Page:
Unconventional thinking about the Middle East.

Monday, May 28, 2007

New Syrian Jihadist Group Delivers Anti-Alawite Calling Card

A man identified by the pseudonym ‘Abu Jandal’ and who is described as the 'Emir' (leader) of the Monotheism and Jihad Group in the Levant (jama’at altawhid wel jihad fi bilad alsham, henceforth ‘MJ-Levant’) delivered a 43 minutes speech—his group’s first—that was posted as an audio file onto several jihadist-friendly discussion boards yesterday.

‘Abu Jandal’ begins the substantive part of his speech by offering his condolences to the Islamic ummah on the “martyrdom” of Dadallah, the military commander of the “State of the Taliban.” He then proceeds to deliver five messages to different constituencies within Syria.

I've translated what I think are the highlights of the speech.

First Message: “Who are we, and why do we wage jihad?”

“We are Muslim mujahedin from the blessed Levant who are pained by the condition of our ummah that has languished under the Nusayri occupation for tens of years, and the Nusayris—who resent the Sunnis—are creative in desecrating the sanctities and the honor of the Muslims under the cruel guidelines set down by the Nusayri [Hafiz al-Asad]…”

The term ‘Nusayris’ is the historically-accurate name for the Alawites, given to them by their theological opponents, and first employed in an 11th century Druze polemic against them (…or more accurately against a single ‘Nusayri’). The term Alawites, which is the one they use now to describe themselves, only gained currency during the 1920s when it was first introduced by the French colonial powers which sought to energize Alawite particularism. The Arab Alawites of Turkey still refer to themselves as Nusayris, to distinguish themselves from Turkish and Kurdish Alevis.

The Asad family is Alawite, and Alawites fill most of the key security positions within the Syrian regime. The Alawites constitute a minimum of 12 percent of the total population, and are concentrated in the provinces of Latakiya, Tartous, Hamah and Homs. Their religious system of beliefs is confusing, suffice to say that most Muslims, Sunnis as well as mainstream Shi’as, see them as too heterodox to fit within even a liberal framework of what it takes to be a follower of Islam.

“And we see the necessity of emerging against the leaders of unbelief who rule over the necks of the Muslims, and who became apostates when they changed the law [of Allah] and became partners in legislation along with Allah, and heeded the judgments of the tyrants of the East and the West…”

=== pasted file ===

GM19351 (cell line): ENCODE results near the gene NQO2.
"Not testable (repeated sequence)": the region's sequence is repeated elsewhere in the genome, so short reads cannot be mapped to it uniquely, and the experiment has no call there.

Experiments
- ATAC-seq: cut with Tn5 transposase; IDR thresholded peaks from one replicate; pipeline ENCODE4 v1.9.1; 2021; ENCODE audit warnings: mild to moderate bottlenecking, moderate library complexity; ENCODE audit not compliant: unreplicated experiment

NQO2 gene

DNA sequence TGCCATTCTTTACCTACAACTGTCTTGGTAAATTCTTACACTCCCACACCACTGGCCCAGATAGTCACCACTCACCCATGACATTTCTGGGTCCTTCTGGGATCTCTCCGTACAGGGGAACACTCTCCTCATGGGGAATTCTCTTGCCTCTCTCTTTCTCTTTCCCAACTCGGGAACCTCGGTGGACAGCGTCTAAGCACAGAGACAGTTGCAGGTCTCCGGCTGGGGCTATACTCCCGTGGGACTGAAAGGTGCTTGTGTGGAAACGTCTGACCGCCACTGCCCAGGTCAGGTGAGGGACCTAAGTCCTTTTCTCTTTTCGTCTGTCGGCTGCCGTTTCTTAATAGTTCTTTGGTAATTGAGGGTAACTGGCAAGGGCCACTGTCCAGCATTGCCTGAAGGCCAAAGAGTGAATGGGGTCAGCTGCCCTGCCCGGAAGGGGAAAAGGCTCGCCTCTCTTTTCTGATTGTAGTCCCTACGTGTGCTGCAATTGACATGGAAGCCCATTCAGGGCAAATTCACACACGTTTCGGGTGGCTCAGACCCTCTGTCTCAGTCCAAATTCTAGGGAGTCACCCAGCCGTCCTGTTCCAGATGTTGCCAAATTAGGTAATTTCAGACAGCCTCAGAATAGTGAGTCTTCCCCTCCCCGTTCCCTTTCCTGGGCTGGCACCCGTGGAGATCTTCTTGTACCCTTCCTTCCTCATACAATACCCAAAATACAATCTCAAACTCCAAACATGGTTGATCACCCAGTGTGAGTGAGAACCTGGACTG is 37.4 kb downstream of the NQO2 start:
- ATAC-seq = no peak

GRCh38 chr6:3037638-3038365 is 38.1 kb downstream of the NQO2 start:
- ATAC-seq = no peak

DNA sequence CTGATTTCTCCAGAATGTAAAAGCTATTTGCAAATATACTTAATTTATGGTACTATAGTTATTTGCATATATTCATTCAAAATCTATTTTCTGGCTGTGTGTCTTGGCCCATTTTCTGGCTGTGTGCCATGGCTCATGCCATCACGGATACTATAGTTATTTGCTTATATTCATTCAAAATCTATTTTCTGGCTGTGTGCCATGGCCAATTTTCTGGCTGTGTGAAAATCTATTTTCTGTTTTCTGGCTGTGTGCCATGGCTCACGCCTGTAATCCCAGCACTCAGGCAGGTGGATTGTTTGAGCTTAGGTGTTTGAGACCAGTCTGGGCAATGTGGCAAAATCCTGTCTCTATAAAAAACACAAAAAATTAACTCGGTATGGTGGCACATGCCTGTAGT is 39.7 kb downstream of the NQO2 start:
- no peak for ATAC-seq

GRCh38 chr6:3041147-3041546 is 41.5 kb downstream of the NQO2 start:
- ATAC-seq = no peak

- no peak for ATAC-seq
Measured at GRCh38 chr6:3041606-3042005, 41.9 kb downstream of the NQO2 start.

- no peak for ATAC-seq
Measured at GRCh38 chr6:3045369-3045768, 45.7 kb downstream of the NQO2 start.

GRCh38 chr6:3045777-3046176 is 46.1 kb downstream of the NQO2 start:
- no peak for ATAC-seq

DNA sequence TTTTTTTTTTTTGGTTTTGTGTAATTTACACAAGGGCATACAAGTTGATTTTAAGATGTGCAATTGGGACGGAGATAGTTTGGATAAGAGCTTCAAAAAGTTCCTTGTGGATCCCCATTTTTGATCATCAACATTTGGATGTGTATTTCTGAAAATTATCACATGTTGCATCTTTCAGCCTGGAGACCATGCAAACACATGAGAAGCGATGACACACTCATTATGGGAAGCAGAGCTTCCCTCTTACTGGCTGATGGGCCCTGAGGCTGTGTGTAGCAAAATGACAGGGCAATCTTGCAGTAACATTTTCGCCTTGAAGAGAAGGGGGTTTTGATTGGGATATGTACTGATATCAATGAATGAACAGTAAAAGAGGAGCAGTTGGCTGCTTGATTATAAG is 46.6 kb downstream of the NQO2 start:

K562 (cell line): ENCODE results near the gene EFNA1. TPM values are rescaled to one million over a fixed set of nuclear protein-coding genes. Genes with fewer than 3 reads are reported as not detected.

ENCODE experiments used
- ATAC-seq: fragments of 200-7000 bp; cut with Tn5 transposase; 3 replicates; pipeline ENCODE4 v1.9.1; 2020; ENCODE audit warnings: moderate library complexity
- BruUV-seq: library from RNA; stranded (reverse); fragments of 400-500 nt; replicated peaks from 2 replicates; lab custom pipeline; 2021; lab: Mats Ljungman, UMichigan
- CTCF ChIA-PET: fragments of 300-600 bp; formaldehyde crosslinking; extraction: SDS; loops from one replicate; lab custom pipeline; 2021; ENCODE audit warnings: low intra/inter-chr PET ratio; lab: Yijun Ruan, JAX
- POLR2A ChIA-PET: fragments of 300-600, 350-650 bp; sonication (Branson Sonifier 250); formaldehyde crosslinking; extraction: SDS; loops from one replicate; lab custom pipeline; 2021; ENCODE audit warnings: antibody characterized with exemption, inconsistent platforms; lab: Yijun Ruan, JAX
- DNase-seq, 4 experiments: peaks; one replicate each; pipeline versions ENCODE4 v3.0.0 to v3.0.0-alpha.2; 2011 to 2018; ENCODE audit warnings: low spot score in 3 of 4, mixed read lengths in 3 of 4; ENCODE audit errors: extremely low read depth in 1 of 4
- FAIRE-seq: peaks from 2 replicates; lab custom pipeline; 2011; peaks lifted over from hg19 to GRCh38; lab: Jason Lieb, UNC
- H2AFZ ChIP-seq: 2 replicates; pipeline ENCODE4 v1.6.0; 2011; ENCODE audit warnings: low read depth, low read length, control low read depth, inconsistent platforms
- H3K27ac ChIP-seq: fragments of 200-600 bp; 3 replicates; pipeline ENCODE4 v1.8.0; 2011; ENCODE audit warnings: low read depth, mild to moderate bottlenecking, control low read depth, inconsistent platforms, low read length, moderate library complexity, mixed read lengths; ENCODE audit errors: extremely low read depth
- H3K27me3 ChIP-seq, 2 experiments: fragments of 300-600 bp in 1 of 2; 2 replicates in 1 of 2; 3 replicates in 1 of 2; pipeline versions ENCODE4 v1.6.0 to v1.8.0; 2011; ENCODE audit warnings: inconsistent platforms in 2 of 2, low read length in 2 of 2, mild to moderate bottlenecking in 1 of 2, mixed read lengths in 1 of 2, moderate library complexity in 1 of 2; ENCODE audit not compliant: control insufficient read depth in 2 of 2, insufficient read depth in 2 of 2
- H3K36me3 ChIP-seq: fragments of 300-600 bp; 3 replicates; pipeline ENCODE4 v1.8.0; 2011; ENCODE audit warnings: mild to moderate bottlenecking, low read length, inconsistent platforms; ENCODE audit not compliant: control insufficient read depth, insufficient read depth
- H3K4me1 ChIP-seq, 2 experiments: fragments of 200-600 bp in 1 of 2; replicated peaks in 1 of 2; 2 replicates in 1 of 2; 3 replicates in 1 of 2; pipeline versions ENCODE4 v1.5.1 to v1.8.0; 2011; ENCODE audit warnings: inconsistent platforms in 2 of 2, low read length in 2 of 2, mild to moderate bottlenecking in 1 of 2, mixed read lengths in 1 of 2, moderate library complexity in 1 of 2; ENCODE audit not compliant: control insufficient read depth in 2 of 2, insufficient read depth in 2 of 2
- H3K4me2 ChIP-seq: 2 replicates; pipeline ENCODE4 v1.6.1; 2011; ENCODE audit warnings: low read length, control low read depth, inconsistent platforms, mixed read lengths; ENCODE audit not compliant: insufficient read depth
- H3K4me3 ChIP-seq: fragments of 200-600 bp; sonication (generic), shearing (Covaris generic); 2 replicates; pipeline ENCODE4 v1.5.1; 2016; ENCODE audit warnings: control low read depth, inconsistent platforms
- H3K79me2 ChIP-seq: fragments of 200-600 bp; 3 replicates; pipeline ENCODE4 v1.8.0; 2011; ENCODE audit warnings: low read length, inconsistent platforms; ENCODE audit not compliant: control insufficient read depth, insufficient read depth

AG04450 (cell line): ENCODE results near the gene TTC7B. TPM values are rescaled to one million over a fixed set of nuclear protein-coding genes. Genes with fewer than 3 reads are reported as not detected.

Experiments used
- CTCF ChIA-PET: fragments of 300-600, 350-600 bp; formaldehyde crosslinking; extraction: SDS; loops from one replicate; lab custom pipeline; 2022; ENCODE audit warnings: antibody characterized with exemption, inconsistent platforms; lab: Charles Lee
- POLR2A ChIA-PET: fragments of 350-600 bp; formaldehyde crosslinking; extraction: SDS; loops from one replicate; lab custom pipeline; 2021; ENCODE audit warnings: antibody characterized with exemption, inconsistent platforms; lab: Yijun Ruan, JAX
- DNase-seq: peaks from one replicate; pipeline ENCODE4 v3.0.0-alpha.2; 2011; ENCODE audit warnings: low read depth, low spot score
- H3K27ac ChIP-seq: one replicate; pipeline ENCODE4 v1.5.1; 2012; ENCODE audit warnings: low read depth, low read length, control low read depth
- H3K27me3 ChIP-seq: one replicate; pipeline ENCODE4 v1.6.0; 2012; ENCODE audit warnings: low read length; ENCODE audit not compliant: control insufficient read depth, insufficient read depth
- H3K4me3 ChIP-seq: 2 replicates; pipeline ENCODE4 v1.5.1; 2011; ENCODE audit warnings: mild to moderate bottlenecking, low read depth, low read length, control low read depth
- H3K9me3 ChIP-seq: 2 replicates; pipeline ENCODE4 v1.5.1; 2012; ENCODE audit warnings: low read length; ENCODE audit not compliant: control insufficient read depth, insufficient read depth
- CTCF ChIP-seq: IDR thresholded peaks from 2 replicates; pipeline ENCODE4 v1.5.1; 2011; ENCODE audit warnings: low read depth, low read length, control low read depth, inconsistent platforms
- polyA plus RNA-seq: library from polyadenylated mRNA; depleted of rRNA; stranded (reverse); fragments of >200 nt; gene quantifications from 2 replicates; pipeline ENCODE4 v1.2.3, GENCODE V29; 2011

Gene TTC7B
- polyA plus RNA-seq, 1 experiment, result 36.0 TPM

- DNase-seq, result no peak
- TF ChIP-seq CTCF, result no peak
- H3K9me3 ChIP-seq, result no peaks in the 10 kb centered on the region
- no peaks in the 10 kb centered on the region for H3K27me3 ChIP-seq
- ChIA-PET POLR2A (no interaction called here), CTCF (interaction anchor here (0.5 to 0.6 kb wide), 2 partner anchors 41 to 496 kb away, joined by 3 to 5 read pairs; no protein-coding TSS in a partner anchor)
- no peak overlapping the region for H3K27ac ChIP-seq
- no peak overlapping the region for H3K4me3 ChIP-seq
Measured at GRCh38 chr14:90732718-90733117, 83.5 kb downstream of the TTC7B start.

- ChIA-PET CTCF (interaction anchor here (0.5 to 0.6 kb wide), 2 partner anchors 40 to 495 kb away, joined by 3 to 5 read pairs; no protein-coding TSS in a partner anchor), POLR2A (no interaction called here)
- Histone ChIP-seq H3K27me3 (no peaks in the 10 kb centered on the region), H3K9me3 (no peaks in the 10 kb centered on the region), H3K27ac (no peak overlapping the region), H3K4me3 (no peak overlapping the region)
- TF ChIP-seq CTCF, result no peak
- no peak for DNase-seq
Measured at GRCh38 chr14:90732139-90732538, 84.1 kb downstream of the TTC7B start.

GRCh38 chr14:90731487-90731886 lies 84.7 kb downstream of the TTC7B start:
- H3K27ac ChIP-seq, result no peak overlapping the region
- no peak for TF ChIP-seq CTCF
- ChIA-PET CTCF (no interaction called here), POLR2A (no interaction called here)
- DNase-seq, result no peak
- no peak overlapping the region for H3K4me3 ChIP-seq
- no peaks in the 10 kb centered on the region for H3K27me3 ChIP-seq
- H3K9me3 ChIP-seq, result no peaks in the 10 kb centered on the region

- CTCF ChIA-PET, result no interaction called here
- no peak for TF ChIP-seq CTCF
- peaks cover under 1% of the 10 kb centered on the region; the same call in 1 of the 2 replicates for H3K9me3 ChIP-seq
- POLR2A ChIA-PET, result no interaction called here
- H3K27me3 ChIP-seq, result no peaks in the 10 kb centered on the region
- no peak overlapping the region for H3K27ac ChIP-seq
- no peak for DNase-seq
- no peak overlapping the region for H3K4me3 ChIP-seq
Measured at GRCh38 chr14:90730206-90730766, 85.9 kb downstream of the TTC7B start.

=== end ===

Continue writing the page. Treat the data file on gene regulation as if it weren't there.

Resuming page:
“And we believe that fighting the Nusayris comes before fighting others because their unbelief is certain among the consensus of the clerics of the Muslims…”

Abu Jandal then quotes the third fatwa issued by Ahmad Ibn Taymiyya (hard-line 13th century Damascene jurist who is the originating ideological fount of Wahabbism and modern Salafism), which lumps the Druze along with the Nusayris, and rules that they are so far beyond the confines of religion that even the food they prepare is forbidden for Muslims to consume and it is unlawful to have intercourse with their women or to accept their repentance—in other words, their only treatment is physical annihilation, which is something that the Mamlukes, through Ibn Taymiyya’s prodding, tried to do within his lifetime.

Ibn Taymiya's broken headstone on the grounds of Damascus University, Nibras Kazimi, June 2006--for the record: It wasn't me who broke it...

Side note: interestingly, I never understood how Wahhabi Saudis who marry Alawite women or even take them as concubines justify their actions in light of Ibn Taymiyya’s fatwa. This is particularly important in Osama Bin Laden’s case, whose mother and first wife (Umm Sa’ad, who happens to be his maternal cousin) are both Syrian Alawite women from a village to the east of Latikiya. In Ibn Taymiyya’s understanding, Bin Laden’s very presence is a sin—hmmm, interesting, maybe that’s why Abu Jandal mentions virtually all the big shots in the world of jihad by name and extols their virtues (Abdullah Azzam, Zarqawi, Zawahiri, …etc) but not Bin Laden.

Second Message: “To the Muslim people in Syria”

“Oh our people in Syria…You who are renowned for your bravery, generosity, pride, dignity and poise, and the rejection of injustice, how do you accept to be ruled by the lowliest of creatures, the Nusayris, the Druze and the haters? …Didn’t the Nusayris kill your sons in Hamah, and in Damascus, and in Aleppo, and in Qamishli, while you were silent?”

“…Rise up as one man and cut up the limbs of the Nusayris and their necks, strike them down everywhere, for they are spread in every place to make it easier to hit them and to uproot them…”

“There is no use for dialogue with those Nusayris, for they only know the language of raids, and assassinations and desecrating sanctities, [which they have done] for all to hear and see across the world, and the massacre of Hamah, the land of men and heroism, is not distant from you, nor is the massacre in Aleppo and its likes, and lastly but not finally the suppression of the Kurdish revolt during which the Syrian forces of evil and their intelligence service killed the demonstrators with live ammunition, within sight of the whole world that claims to respect the rights of minorities and human rights, and the new world order that is sponsored by America, the bearer of the Cross, and the great sponsor of unbelief…”